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Algebra : Key Stage 4 : Mathematics Content Knowledge


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Key Stage 4
Algebra
Question 2 of 34

2. How confident are you that you can find:

a. the nth term of an arithmetic sequence and the nth term of a geometric sequence?


Example

A sequence is a series of shapes or numbers which follow a rule.

An arithmetic sequence is a sequence of numbers with the rule ‘add a fixed number’. The number is the difference between consecutive terms.

For example, in the sequence 5, 8, 11, 14, 17, …, the rule is ‘add 3’. The nth term is 3n + 2. The 3 in 3n + 2 is the difference between consecutive terms. The +2 in 3n + 2 is the term that would come before the 1st term, sometimes called the zero term.

In general, for an arithmetic sequence with first term a and difference d, the nth term is given by:

Tn = a + (n – 1)d

A visual example of an arithmetic sequence:

Arithmetic sequence

Write down the number of dots in pattern 4. Find an expression, in terms of n, for the nth term in the sequence.
Does any pattern in the sequence contain 245 dots?

To create the next pattern requires adding 4 more dots, giving 19 dots, and the nth pattern will have 4n + 3 dots in it.
If a pattern has 245 dots then the equation 4n + 3 = 245 will have an integer solution. n =

245 – 3
4
 = 60.5 shows that no pattern in the sequence will have 245 dots in it.

A geometric sequence is a sequence of numbers with the rule ‘multiply by a fixed number’. The number, called the common ratio, is the ratio between successive terms.

For example, in the sequence 24, 36, 54, 81, 121.5, …, the rule is ‘multiply by 1.5’. The nth term is 24 × 1.5n-1.

In general, for a geometric sequence with first term a and common ratio r, the nth term is given by:

Tn = arn-1

In both cases the rule for finding the nth term involves applying the term-to-term rule exactly n – 1 times.

What this might look like in the classroom

Problem
A sequence starts with the first two terms 2 and 4. How could the sequence continue?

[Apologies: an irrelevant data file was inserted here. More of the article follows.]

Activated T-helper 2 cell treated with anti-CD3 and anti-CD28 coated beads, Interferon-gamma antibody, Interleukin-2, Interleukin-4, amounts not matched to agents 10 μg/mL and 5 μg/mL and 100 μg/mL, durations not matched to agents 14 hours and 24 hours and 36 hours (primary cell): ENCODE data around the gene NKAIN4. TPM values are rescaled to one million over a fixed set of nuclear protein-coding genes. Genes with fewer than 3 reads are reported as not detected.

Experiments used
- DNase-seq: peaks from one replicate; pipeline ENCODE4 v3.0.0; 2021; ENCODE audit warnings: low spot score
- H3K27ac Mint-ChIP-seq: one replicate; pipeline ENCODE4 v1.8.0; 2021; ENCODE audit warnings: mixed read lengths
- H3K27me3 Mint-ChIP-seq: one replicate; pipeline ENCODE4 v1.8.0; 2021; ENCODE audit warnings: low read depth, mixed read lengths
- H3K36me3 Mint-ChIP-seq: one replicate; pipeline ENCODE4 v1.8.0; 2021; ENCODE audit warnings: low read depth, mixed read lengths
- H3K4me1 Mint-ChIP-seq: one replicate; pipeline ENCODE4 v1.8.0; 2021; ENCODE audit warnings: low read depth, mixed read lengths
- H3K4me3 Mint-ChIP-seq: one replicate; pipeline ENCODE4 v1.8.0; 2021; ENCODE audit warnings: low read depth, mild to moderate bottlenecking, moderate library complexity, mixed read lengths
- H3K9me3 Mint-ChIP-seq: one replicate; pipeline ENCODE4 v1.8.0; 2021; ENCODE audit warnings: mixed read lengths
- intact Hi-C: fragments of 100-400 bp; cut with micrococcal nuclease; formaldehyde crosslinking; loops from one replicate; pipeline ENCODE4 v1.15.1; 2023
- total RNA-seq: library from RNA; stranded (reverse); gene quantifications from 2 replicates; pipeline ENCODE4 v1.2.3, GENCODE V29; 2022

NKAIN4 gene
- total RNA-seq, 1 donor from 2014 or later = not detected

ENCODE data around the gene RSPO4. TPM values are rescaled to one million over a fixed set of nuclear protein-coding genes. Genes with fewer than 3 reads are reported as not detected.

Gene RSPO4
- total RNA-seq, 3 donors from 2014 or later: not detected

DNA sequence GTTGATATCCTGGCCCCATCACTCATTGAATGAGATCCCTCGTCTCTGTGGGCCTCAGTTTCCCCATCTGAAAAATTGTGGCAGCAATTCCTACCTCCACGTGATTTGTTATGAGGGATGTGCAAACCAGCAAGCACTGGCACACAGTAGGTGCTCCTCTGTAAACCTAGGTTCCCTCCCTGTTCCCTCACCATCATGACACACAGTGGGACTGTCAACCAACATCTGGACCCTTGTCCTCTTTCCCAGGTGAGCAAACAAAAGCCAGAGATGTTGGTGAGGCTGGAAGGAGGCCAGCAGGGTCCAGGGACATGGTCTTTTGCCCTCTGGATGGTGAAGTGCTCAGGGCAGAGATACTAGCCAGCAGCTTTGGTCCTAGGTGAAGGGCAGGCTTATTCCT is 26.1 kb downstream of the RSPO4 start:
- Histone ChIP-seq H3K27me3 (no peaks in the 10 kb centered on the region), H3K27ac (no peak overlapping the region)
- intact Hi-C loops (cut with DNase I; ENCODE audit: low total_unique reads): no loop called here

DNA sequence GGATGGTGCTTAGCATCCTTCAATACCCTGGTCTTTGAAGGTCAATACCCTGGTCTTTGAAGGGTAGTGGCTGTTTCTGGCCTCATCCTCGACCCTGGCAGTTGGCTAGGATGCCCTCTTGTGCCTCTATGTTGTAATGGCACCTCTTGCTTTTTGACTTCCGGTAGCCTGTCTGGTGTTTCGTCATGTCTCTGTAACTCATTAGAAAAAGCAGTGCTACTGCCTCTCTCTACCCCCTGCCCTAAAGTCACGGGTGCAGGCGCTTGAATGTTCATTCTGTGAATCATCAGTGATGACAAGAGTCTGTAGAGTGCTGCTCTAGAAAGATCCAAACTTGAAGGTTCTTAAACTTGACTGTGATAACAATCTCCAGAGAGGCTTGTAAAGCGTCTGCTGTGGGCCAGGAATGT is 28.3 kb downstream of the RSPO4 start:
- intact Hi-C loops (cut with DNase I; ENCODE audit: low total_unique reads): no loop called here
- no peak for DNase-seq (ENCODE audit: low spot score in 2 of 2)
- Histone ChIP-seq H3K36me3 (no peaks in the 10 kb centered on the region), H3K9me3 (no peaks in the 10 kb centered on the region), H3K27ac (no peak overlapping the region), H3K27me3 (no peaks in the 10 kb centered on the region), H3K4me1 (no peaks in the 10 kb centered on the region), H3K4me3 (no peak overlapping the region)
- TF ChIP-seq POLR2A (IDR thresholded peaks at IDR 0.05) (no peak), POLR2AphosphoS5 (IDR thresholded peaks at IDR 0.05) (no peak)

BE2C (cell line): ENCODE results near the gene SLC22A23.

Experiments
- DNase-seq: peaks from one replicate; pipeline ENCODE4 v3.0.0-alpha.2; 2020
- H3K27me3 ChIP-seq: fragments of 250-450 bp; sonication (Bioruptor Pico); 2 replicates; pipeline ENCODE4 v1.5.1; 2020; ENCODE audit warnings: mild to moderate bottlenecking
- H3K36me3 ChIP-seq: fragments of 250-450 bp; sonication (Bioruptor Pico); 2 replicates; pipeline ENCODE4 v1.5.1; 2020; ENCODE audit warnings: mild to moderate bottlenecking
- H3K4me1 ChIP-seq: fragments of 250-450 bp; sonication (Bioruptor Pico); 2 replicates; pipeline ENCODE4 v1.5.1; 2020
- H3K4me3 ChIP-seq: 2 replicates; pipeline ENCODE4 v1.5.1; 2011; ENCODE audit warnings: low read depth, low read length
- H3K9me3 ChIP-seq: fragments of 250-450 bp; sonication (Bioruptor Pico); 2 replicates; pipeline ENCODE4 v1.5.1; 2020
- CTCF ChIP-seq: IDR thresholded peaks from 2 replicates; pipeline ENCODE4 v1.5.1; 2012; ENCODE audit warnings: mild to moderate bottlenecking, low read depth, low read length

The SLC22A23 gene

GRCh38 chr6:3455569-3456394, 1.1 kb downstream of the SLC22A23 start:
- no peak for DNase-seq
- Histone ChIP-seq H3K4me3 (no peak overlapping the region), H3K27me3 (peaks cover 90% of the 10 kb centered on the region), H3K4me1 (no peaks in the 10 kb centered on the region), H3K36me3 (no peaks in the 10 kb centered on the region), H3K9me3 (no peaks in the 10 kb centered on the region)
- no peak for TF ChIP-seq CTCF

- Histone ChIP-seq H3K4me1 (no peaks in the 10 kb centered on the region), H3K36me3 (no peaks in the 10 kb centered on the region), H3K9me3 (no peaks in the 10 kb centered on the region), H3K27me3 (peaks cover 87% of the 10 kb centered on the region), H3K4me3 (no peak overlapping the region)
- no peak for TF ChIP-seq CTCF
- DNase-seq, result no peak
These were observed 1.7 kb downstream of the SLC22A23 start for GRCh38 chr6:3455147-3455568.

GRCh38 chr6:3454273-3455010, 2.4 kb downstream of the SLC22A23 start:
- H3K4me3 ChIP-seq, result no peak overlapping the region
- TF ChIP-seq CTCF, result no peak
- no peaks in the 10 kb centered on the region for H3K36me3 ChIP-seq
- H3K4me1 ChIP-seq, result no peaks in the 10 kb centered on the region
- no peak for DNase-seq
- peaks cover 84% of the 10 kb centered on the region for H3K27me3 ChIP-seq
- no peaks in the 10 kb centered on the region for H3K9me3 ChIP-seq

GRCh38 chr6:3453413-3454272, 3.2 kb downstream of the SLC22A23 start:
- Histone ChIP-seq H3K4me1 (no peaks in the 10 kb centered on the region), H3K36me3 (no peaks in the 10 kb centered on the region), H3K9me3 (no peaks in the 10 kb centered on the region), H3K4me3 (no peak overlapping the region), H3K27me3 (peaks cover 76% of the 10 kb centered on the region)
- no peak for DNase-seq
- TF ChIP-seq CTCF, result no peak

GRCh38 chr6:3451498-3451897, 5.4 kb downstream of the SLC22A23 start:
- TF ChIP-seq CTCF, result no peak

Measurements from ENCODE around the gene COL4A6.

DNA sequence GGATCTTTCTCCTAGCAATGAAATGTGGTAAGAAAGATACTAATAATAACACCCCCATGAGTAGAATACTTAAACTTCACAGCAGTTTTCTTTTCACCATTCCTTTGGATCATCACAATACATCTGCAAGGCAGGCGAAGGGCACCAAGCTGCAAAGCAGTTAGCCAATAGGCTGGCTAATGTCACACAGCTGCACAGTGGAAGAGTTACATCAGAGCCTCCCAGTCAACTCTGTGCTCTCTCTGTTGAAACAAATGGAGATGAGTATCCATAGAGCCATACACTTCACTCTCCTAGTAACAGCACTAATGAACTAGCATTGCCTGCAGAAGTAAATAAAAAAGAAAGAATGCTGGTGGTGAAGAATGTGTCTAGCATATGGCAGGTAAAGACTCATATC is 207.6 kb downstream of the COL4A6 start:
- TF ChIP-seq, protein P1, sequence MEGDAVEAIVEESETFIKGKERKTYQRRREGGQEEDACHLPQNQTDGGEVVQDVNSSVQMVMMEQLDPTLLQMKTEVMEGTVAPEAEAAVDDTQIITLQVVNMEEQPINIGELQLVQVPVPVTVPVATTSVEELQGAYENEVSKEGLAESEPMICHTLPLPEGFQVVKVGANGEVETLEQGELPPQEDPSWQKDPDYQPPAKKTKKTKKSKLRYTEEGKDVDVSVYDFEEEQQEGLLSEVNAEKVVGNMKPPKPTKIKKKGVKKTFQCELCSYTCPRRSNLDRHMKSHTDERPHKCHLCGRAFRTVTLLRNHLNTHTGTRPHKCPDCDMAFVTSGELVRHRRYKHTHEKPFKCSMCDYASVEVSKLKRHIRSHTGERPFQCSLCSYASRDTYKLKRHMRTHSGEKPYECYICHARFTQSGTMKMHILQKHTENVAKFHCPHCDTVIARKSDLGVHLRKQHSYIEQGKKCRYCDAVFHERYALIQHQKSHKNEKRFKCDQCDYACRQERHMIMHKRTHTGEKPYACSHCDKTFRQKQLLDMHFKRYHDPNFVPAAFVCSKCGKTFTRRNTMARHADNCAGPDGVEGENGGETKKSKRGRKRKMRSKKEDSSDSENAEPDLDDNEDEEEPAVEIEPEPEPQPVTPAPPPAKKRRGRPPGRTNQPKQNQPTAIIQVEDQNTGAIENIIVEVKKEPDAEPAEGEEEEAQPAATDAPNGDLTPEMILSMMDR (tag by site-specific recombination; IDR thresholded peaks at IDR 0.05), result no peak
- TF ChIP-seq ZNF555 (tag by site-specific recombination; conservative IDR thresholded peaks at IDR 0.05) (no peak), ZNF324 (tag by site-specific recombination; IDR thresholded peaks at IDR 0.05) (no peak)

Possible response (there are plenty more though)
If we have the first two numbers in a sequence then it can be the beginning of an arithmetic sequence: in this case 2, 4, 6, 8 (add 2), or a
geometric sequence 2, 4, 8, 16 (multiply by 2)

The nth term of the arithmetic sequence is T(n) = 2n. It is quite easy to spot this just by looking (by inspection).This means that, for example, the 30th term will be 60.

The nth term of the geometric sequence is T(n) = 2n. The 30th term, for example, will be 1073741824.

Show that the difference between the 6th term of an arithmetic sequence starting 1, 5 and the 6th term of a geometric sequence starting 1, 5 is 3104

Taking this mathematics further

If the sequence is 2, 5, 8, 11
A finite series would be 2+5+8+11.
We could write the sum as

A sequence

We can add up these terms to get 26 but if there were many more terms we would need a formula.

If an arithmetic series has first term a and common difference d, then the sum of the first n terms of the progression is
1
2
n(2a + ( n − 1 )d).

Making connections

An understanding of sequences is an important step in generalising. Many using and applying problems can be generalised to an arithmetic sequence or a geometric sequence.

These basic sequences help to develop an understanding of the more complex sequences; e.g. consecutive squares found in A and AS level curriculum.

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